Commercial Paper (CP) is a short-term financial instrument, consisting of unsecured promissory notes issued in bearer form which can be therefore be readily traded. At maturity, the CP issuer pays the amount due to the person presenting the paper.
Commercial paper is an example of ‘securitization’ i.e raising loan funds by issuing negotiable debt securities rather than by bank borrowing. A bank acts as agent for a CP issue, packaging and selling the paper to investors, but does not advance its own funds. (Securitsation, such as CP is also a form of disintermediation, i.e raising funds directly from investors without the banks acting as intermediaries through their loans and deposit business.)
CP is issued as a series of notes, and each note promises to pay the bearer a stated sum of money at the maturity date. Each note shows:
- The name of the issuer
- The amount (value) of the note
- The issue date
- The maturity date
- A certificate of authentication, signed by an authorized signatory of the issuer’s issue agent
Each note will also indicate that the note is negotiable, its bearer is entitled to payment, and the payment will be made (on presentation of the note at maturity through a recognised bank) by the issue agent on behalf of the company. An issuing or paying agent handles the administrative processes.
An investment bank will help arrange the issuance of CP by its large corporate clients, and provide them an immediate market by undertaking to bid for the paper and on-trade it to the investor market .A CP trader at a bank hopes to make a small margin of profit on huge volume turnover. This margin might be small as 2 basis points, i.e USD 50 on a USD 1m CP issued for 90 days. The investor in CP is buying the unsecured debt of the corporate issuer, but in buying through a bank dealer the investor is also getting a moral obligation from the bank dealer to buy it back again, at the prevailing market price, if the investor wishes to return to cash. This obligation is not enforceable.
Origins of the CP market
Like CDs, commercial paper (CP) originated in the US market and its creation and volume growth is very much a product of the banking environment there. The Us banking industry is still very fragmented, (despite some mergers and takeovers). About 10 or 15 years ago it was even more so, with a large number of local banks. In such an environment, it was often the case that major trading and manufacturing companies were a better credit risk than the banks. These institutions needed a channel through which money could be directed from cash-rich companies that needed short term financing. The invention of commercial paper provided such a channel avoiding the need of banks to intermediate through the loans and deposits market.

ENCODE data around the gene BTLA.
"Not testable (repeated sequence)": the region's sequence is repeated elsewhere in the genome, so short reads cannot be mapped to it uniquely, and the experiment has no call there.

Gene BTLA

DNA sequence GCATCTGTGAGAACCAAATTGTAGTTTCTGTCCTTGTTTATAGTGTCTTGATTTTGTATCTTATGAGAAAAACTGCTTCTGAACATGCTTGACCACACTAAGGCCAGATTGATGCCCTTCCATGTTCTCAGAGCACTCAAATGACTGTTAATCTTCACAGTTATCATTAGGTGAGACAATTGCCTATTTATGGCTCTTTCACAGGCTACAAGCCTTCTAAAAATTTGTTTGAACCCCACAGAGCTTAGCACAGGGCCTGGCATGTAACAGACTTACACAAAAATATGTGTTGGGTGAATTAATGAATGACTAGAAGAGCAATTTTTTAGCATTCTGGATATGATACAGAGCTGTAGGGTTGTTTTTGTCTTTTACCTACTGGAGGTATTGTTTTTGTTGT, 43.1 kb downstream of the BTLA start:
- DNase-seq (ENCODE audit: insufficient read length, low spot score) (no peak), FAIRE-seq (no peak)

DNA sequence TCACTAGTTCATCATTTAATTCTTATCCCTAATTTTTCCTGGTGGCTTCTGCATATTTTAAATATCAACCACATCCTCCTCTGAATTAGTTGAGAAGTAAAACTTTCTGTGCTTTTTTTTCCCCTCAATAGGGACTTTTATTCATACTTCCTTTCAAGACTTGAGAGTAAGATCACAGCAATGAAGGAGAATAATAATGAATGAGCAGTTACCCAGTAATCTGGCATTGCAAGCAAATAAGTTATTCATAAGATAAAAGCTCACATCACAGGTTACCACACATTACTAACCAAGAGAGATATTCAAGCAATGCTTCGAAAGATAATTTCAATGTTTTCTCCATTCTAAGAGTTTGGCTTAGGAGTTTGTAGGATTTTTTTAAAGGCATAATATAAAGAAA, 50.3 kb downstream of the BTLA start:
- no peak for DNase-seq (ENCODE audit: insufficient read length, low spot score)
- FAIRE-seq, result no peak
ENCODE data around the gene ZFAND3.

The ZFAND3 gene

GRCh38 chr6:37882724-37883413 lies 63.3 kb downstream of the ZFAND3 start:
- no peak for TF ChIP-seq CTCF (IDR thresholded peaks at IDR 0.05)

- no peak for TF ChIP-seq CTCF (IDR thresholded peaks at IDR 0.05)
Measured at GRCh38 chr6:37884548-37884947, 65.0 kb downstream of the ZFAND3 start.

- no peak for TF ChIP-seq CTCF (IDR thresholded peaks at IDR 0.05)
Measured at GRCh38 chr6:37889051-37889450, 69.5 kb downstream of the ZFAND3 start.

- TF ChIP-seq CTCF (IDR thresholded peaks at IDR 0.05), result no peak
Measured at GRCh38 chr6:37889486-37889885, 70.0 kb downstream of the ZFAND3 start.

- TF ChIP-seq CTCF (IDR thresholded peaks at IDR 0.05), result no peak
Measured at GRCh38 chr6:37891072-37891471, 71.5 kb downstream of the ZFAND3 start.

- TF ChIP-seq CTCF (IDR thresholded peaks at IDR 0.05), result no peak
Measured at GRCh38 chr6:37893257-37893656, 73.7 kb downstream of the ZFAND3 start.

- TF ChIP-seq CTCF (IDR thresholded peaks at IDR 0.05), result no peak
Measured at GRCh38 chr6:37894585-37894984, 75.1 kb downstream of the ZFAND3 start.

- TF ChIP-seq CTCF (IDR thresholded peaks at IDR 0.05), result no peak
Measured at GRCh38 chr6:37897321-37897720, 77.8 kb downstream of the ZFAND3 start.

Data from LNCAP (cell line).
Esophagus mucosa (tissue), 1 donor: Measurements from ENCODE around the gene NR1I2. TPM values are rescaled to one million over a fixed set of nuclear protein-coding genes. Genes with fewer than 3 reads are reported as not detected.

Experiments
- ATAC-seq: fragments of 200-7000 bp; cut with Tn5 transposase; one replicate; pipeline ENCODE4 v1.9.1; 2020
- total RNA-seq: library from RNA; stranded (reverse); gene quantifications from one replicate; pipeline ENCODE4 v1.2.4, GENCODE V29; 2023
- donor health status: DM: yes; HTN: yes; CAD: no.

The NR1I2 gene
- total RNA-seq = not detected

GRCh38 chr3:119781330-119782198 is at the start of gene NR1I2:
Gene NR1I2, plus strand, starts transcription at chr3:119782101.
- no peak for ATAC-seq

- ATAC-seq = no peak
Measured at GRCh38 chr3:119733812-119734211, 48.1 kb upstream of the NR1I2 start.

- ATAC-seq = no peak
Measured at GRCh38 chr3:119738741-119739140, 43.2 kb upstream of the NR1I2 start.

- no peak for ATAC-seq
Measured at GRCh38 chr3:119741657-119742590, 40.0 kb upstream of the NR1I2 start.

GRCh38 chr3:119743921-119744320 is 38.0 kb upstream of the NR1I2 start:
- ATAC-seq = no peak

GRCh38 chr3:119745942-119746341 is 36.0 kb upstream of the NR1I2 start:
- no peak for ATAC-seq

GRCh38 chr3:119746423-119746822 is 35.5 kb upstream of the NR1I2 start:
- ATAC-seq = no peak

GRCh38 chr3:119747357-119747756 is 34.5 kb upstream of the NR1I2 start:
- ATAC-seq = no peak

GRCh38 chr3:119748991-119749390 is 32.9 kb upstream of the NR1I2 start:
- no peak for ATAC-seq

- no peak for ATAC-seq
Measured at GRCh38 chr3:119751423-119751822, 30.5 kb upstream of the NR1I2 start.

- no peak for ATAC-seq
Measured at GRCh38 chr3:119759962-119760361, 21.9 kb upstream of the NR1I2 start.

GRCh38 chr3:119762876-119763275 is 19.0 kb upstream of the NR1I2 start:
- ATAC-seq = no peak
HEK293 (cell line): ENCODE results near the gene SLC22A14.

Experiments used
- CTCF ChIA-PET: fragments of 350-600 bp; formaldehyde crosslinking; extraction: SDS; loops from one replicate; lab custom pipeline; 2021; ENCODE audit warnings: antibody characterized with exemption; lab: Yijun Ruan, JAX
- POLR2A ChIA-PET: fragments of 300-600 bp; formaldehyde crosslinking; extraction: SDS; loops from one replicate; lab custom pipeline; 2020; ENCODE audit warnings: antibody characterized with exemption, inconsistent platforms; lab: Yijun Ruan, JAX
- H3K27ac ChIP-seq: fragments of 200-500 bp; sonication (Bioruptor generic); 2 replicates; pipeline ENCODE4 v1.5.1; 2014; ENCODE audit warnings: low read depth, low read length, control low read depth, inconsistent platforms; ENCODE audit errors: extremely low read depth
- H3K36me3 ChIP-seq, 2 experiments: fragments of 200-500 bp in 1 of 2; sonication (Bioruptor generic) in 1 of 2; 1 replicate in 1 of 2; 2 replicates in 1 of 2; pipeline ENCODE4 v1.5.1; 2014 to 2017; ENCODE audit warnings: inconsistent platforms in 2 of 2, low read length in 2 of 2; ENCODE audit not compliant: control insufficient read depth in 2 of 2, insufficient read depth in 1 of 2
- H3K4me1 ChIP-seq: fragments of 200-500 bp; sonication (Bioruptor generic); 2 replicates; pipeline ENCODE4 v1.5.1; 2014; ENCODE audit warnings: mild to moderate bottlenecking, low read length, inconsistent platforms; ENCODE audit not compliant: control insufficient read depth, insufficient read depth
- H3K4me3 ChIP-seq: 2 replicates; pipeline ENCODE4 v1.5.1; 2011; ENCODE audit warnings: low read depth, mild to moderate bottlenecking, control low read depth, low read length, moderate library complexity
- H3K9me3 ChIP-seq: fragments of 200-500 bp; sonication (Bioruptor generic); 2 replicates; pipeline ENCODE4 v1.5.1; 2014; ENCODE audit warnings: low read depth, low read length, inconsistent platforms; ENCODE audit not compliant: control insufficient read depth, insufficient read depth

The elimination of banks as intermediaries creates cost benefits which are shared between:
- The borrowers, who achieves cheaper funding than from bank lending, and
- The investor, who achieves an improved yield, at low risk, compared with bank deposits
Maturing of CP
In the US CP market, commercial paper is limited to a 270 days tenor, with 14 days being the most common maturity. CP is negotiable and is in bearer form. Settlement takes place on the same day. All issues must carry a credit rating .Only US dollar issues are possible. The benchmark cost of funds is the Federal Reserve Composite rate.
In the Euromarkets and in the domestic sterling market, CP can have a tenor of up to one year (364 days), but the average life at issue is about 60 days. Issues are made in the following main currencies. USD, GBP, DEM, JPY and CHF. However about 80% of issues are denominated in US dollars.
Rates on US Commercial paper, like those on bills and Bas are quoted on a discount basis. (However, a small amount is issued in interest-bearing form.) In the markets outside the US, CP is issued on a discount to yield basis, meaning that the face value of the paper which will be payable at maturity is discounted back to the date of issue at a rate of yield rather than at a straight discount.
Some small amounts of CP in the Euromarkets are issued with a rate of interest and therefore can be treated mathematically in the same way as a CD.
Investors do not have the time or resources to investigate credit, so the use of credit ratings is essential to the working of the CP market. The majority of the paper is rated by two agencies, Standard and Poors and Moodys.
A rating of A1/P1 might be necessary to persuade investors to buy the paper.